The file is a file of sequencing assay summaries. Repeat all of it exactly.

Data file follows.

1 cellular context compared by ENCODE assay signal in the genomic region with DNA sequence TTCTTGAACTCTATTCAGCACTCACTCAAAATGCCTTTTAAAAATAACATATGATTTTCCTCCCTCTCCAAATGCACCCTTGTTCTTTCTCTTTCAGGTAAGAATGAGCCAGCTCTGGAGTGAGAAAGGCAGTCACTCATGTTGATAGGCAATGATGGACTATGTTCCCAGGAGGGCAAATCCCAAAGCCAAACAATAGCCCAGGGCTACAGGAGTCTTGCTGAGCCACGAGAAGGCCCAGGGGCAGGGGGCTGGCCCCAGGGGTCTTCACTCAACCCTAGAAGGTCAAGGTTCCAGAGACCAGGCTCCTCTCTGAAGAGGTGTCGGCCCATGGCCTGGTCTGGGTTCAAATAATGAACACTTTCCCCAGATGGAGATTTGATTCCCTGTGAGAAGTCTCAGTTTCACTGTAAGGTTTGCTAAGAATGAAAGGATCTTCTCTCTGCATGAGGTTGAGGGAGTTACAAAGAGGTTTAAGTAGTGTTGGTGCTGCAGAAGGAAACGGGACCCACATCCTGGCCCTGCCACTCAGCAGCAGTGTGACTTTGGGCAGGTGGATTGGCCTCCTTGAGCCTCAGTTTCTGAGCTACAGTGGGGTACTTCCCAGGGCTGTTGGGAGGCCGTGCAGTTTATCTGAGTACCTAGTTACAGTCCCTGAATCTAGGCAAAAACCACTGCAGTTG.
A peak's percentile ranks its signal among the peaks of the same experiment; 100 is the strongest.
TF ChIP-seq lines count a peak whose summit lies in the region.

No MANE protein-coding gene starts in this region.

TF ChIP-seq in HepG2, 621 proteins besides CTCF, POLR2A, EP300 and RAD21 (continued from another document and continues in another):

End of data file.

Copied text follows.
1 cellular context compared by ENCODE assay signal in the genomic region with DNA sequence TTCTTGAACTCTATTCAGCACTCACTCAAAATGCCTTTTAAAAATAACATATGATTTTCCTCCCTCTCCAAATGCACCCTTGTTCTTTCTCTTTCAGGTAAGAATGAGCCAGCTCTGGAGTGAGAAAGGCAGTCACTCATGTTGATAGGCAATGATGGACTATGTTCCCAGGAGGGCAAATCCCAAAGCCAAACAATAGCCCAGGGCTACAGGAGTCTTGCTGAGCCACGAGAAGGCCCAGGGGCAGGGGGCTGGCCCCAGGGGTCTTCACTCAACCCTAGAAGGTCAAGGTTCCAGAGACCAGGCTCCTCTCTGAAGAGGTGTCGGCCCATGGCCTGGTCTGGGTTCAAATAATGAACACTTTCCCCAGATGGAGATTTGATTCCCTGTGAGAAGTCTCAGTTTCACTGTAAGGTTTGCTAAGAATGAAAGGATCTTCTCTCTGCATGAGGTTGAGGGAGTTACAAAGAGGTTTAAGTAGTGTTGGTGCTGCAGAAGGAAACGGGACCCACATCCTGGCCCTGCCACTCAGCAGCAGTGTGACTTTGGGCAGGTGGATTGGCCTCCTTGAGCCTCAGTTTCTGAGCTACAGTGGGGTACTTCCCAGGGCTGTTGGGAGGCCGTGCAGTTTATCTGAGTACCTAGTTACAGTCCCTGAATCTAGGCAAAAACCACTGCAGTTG.
A peak's percentile ranks its signal among the peaks of the same experiment; 100 is the strongest.
TF ChIP-seq lines count a peak whose summit lies in the region.

No MANE protein-coding gene starts in this region.

TF ChIP-seq in HepG2, 621 proteins besides CTCF, POLR2A, EP300 and RAD21 (continued from another document and continues in another):